Thursday, September 23, 2010

Couch, How I Love Thee

Here are some screenshots of the model I've been building for the living room for the indie animation film Rob & I are working on:

It was based on these storyboard drawings by Rob:

This scene involves our main character visiting a club which is located "Under-Couch" in "Living Room Lane" - yes, I know, it kind of sounds like "Toy Story." In fact, our whole film kind of mashes up aspects of various Disney greats. Our purpose in intentionally doing so, is in partial parody, partial homage and partial symbolism. But in fear of people ripping us off, I'm not going to explain the plot any further.

What I would like to explain, however, is my process in going from drawing to model.

The intention with the couch is to ensure it looks like both, a hilly environment for the characters (which are animated house hold objects) and a believable couch.

I wanted the arms of the couch to have the same curvature as the arms of the actual couch in my living room. So at first, just to get a sense of the arch, I made this poor-perspective sketch:

Then I needed to break down the proportions: the arms to the base, to the cushion, the cushion to the head board, etc. So I made these sketches to help define it:

Then I started modeling. I started with the arm first and worked from there.

This is the process I often utilize in the creation of most of my models, especially models based off of real life architecture, like benches and gazebos. I will post images of those at a later date. The process of creation with those involved my real life observation, small thumbnail sketches, and written notes.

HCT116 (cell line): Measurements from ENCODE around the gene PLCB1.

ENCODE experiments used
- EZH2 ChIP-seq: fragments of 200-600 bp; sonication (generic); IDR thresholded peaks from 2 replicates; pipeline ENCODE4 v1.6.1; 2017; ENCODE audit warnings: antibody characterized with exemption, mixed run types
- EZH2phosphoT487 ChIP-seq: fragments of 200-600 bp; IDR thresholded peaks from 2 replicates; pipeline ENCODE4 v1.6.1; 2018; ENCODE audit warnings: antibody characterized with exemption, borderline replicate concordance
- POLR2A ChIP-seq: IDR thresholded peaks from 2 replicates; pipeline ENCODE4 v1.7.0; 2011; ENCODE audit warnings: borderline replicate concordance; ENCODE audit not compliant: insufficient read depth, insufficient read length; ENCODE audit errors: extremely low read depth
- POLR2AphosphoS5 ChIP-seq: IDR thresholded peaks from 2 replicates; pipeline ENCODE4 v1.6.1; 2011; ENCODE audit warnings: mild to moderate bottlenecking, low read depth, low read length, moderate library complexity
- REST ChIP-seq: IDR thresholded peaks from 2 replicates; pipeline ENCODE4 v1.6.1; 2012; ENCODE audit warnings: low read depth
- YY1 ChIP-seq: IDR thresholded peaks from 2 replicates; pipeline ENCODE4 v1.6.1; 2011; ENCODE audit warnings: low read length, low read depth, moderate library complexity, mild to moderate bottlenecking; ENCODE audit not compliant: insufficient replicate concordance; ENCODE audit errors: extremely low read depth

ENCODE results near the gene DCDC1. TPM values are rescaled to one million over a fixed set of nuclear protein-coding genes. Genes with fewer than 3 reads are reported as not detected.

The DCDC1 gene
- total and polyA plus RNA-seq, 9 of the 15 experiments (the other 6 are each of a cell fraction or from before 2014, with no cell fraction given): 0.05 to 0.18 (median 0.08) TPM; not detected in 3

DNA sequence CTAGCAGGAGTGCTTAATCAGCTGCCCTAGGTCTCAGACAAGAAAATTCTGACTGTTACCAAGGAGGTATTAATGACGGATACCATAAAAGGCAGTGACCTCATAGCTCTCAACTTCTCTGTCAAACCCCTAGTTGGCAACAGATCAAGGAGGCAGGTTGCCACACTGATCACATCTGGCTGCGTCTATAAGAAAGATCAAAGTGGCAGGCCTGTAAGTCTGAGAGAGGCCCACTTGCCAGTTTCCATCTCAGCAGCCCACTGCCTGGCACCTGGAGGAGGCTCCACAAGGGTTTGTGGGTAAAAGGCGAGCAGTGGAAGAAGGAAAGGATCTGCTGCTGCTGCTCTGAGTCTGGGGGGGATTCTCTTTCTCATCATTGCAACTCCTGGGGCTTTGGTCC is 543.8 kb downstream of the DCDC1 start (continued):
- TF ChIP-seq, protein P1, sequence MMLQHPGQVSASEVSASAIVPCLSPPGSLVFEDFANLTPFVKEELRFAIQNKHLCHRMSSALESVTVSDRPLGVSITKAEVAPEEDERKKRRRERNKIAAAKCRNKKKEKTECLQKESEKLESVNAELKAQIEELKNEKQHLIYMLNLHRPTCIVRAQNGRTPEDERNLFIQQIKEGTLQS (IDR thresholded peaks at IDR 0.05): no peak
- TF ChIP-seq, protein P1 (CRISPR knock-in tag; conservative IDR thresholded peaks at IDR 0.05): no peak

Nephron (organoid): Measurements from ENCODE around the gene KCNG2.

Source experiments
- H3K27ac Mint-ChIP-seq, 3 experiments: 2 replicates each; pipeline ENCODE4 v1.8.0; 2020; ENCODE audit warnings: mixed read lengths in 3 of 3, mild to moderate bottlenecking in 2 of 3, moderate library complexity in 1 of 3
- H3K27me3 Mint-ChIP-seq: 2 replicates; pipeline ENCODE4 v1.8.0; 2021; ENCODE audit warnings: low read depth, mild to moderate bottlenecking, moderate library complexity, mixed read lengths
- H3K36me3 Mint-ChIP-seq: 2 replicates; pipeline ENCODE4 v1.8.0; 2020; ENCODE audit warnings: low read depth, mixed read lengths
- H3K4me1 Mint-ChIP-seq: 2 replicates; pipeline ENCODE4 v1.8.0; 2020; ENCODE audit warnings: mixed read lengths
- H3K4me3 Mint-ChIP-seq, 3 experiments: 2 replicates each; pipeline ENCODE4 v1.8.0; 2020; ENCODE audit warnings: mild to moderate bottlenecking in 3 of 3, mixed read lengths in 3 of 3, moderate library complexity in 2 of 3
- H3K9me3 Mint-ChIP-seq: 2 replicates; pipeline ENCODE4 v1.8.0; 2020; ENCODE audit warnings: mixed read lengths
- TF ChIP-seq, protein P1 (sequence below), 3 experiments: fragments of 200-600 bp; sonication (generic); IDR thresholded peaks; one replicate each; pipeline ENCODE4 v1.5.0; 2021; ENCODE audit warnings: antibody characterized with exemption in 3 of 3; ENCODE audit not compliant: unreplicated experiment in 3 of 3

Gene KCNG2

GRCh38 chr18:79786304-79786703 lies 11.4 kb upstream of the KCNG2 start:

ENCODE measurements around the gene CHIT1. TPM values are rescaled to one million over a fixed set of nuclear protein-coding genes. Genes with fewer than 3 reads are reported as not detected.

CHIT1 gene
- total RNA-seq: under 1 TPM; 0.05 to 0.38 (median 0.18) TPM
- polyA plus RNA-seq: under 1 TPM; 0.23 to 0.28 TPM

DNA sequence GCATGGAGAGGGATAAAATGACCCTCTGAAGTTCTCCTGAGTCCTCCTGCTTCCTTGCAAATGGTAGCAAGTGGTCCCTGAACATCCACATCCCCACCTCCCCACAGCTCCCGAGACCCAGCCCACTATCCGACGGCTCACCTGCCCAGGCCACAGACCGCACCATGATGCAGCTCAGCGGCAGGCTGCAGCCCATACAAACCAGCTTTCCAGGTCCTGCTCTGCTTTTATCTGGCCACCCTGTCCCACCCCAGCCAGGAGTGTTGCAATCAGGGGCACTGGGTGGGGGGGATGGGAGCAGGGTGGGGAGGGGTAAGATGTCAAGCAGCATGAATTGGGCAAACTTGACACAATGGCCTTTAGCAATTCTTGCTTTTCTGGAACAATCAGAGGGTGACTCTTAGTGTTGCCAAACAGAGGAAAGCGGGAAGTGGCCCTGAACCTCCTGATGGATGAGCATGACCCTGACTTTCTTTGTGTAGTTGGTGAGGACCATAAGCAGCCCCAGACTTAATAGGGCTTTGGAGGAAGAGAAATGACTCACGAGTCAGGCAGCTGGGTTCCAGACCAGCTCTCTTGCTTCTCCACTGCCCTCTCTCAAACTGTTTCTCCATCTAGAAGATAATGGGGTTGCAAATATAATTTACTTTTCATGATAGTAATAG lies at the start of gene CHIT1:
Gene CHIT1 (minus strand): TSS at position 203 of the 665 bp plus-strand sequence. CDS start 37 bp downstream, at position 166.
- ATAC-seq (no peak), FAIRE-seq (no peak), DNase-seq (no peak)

Interestingly enough, a new freelance gig has got me to thinking about the Theory of Multiple Intelligences. And I think this is why I love Computer Art so much. Computer Art is one part artistic creativity, another part, cold hard fact; and as someone who is as much a Verbal/Linguistic learner as a Visual learner, I work best/feel happiest when I get to utilize both those parts of my brain.

I am able to truly understand form only by breaking down objects into words, then into shapes, then into processes executable in computer programs (i.e. - Maya) :

This is where I differ from most traditional artists, like Rob, or a myriad of my artistic peers - who are better at free hand drawing.

I think the Theory of Multiple Intelligences is worth looking into whether you are a elementary school teacher, or an professor at an art university. Both my junior high and high school understood this theory, and those were the schools I excelled in most and was most passionate about. Not everyone is all logic, not everyone is all visual - in fact, most people are a combination of different intelligences.

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